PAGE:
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Motivational Theorists by Mind Map: Motivational Theorists
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Motivational Theorists

introduced the Neo-Human Relations School in the 1950’s, which focused on the psychological needs of employees.PropertiesFormat SmallMediumLargeSize BoldItalicText StyleIcons & ImagesRemove icon Choose iconRecent Icons Choose imageImages Notes Links Files Tasks

Frederick Winslow Taylor

(1856 – 1917)

Workers do not naturally enjoy work and so need close supervision and control

Therefore managers should break down production into a series of small tasks

Workers should then be given appropriate training and tools so they can work as efficiently as possible on one set task.

Workers are then paid according to the number of items they produce in a set period of time- piece-rate pay.


methods manager

Elton Mayo

(1880 – 1949)

believed that workers are not just concerned with money

having their social needs met whilst at work something that Taylor ignored

Better communication between managers and workers

Greater manager involvement in employees working lives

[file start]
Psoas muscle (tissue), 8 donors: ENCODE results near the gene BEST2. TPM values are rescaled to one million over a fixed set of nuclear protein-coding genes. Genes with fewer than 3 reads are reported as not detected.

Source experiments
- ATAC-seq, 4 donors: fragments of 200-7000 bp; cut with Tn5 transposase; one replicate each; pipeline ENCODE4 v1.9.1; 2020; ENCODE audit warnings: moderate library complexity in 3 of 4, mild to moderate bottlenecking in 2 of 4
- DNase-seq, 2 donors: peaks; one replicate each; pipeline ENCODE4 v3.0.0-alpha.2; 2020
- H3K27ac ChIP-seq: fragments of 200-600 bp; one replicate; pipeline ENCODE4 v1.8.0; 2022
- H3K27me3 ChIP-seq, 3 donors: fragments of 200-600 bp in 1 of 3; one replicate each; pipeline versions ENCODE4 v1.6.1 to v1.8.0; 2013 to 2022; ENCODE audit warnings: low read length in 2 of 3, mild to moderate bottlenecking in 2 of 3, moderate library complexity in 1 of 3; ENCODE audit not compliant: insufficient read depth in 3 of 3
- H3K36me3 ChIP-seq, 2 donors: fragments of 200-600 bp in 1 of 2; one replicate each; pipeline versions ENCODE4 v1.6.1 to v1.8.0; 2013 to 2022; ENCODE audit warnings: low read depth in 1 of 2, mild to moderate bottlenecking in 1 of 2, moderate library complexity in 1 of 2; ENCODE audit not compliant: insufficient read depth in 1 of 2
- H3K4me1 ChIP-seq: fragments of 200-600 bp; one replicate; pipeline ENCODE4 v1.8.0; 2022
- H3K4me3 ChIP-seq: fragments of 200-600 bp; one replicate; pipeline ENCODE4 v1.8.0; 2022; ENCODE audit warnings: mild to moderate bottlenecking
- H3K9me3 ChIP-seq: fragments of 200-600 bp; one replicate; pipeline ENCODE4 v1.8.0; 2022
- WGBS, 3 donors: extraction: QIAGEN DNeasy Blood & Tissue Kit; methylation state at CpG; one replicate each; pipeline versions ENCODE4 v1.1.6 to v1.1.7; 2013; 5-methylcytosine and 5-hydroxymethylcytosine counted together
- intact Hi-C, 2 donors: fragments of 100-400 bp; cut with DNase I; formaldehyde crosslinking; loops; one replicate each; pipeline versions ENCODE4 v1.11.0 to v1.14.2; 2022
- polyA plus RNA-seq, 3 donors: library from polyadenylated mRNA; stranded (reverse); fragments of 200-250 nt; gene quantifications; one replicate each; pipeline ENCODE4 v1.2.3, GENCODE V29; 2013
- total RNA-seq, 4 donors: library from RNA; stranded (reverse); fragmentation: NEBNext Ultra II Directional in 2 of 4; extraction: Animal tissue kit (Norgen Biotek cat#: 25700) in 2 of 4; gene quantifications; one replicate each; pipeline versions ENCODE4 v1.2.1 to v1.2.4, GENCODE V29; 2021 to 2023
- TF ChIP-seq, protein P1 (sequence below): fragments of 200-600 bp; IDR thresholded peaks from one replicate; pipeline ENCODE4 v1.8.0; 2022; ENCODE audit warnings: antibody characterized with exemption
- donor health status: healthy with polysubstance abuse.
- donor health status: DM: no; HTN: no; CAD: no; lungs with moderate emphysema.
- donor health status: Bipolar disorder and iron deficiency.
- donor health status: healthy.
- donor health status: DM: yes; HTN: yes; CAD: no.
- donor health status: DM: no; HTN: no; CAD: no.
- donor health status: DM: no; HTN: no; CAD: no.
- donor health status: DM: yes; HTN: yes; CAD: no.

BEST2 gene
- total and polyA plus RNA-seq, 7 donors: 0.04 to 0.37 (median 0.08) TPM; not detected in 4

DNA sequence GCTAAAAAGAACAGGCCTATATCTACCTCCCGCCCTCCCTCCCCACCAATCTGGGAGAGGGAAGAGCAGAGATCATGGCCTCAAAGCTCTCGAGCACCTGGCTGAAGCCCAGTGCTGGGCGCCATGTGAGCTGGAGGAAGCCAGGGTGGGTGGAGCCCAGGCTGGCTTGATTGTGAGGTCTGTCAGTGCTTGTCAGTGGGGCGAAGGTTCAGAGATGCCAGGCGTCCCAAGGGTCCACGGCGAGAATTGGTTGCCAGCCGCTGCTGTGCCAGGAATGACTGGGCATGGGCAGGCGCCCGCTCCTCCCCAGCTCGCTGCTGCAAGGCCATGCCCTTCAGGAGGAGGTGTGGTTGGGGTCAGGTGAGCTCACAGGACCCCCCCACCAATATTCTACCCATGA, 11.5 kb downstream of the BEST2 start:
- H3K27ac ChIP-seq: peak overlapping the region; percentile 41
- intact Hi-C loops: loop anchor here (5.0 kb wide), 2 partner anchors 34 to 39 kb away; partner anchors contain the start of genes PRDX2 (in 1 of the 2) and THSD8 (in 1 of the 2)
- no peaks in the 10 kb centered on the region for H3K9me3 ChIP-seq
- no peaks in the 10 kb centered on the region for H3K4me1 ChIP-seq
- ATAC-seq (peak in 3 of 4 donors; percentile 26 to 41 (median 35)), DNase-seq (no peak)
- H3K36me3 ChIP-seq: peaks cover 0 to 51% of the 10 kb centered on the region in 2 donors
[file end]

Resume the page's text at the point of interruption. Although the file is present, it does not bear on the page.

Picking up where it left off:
methods manager

Abraham Maslow

(1908 – 1970)

All of the needs are structured into a hierarchy

worker be motivated by the opportunity of having the next need up in the hierarchy satisfied

example a person who is dying of hunger will be motivated to achieve a basic wage in order to buy food before worrying about having a secure job contract or the respect of others.

methods manager

Frederick Herzberg


Believed in a two-factor theory of motivation. He argued that there were certain factors that a business could introduce that would directly motivate employees to work harder

However there were also factors that would de-motivate an employee if not present but would not in themselves actually motivate employees to work harder

opportunity it gives for extra responsibility, recognition and promotion

viewed pay as a hygiene factor which is in direct contrast to Taylor who viewed pay, and piece-rate in particular

methods manager